Now, I think a study that's going to be very interesting that we're participating in is the BRUIN-MCL study [NCT04662255], which is a head-to-head study of pirtobrutinib against covalent BTK inhibitors. If this drug works well, even after other BTK, maybe it's better BTK. That study is going to help us delineate that and if it is a positive study and pirtobrutinib shows better outcomes, we should be using it earlier in lines of therapy rather than saving it as our last option.
How else has the treatment landscape for MCL changed over the past few years?
MCL is an interesting disease. There are patients who have very long remissions, but eventually they relapse. The unmet need in mantle cell is really for patients after they get a BTK inhibitor where options are limited. Now, pirtobrutinib is FDA-approved in that space. I think it gives us a viable option.
The other option in this group of patients is CAR [chimeric antigen receptor] T-cell therapy, which is also an incredibly effective therapy for relapsed/refractory mantle cell lymphoma, but mantle cell is a disease that disproportionately affects older people and not everybody is a candidate for CAR T, has access to CAR T, or wants to go through an intensive treatment like CAR T. I think it's great that we now have an oral, well-tolerated option that people can take at home that has shown efficacy, even in that difficult-to-treat patient population.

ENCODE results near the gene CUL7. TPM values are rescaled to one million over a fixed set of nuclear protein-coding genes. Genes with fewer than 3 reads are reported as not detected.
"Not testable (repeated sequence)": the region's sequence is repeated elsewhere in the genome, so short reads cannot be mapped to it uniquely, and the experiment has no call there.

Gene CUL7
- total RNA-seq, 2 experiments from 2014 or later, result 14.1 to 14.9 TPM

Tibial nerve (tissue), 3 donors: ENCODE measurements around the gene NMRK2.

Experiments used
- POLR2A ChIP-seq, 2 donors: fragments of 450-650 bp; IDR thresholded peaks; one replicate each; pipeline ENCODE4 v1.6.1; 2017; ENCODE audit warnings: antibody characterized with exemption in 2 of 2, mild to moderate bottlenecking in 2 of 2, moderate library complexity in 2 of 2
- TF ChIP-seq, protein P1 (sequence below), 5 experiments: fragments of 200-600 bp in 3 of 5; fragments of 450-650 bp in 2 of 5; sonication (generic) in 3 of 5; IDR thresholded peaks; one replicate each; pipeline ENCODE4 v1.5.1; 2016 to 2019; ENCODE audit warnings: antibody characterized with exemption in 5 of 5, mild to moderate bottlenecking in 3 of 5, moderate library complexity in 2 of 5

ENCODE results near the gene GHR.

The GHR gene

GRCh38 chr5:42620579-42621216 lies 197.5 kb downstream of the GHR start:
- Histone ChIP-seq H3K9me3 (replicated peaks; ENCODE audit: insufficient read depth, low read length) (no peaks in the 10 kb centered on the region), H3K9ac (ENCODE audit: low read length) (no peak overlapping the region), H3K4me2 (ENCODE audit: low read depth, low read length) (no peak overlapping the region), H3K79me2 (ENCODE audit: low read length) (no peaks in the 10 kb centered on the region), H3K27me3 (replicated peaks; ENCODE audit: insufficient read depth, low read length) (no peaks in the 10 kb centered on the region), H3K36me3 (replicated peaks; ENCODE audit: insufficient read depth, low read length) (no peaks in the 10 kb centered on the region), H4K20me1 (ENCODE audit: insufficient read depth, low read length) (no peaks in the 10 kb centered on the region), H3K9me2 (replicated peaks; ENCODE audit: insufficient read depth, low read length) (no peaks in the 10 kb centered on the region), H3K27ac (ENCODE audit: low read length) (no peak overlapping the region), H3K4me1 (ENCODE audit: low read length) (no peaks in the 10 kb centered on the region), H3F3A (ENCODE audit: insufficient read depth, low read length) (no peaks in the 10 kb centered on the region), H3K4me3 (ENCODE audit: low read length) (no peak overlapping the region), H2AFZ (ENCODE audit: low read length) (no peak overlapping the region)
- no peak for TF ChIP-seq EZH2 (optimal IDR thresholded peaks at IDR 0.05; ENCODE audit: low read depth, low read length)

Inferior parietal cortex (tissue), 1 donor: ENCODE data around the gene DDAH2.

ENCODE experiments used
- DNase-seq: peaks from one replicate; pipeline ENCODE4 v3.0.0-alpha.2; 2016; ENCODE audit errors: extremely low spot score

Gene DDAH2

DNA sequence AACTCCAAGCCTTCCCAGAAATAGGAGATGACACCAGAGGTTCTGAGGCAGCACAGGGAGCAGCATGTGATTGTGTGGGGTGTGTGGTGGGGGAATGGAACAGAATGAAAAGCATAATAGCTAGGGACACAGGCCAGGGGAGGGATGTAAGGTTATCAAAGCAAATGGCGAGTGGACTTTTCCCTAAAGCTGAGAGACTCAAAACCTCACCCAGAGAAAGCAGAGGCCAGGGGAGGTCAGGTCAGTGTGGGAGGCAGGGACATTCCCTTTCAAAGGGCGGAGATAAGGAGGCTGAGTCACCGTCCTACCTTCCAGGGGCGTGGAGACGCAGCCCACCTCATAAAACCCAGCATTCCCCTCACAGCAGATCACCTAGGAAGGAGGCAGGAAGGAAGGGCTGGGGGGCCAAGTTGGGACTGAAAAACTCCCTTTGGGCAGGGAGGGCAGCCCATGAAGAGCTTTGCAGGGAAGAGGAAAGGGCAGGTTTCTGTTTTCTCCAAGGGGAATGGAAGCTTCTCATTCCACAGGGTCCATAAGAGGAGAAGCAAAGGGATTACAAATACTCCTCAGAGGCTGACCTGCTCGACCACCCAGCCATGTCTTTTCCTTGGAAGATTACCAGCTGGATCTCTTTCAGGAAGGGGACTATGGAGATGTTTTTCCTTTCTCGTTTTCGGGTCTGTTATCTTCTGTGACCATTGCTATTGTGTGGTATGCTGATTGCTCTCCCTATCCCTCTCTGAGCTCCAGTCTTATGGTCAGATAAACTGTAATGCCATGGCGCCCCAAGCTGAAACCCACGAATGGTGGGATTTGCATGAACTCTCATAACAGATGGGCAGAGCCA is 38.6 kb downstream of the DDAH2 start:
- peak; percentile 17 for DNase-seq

Are there any other studies that have piqued your interest?
I've been focusing on hematological malignancies. I think there's some exciting data coming out. I think the plenary session in Hodgkin is compelling. We're talking about a disease that for 20 years, the standard of care was a DVd [daratumumab, bortezomib, and dexamethasone] And then it became ABVD [doxorubicin, bleomycin, vinblastine, and dacarbazine]. Now, there's data that maybe nivolumab [Ipilimumab] can be added, so that's compelling and practice changing data.
The overall survival benefit of CAR T in the second-line is sort of a late breaking abstract, and again, to say that a cell therapy has a survival benefit over stem cell transplant is data that I'm looking forward to seeing and hearing, along with the data on cilta-cel [ciltacabtagene autoleucel; Carvykti] in the second-line setting. There's some powerful data coming out that's going to change the way that we practice and show remarkable improvement in patient care.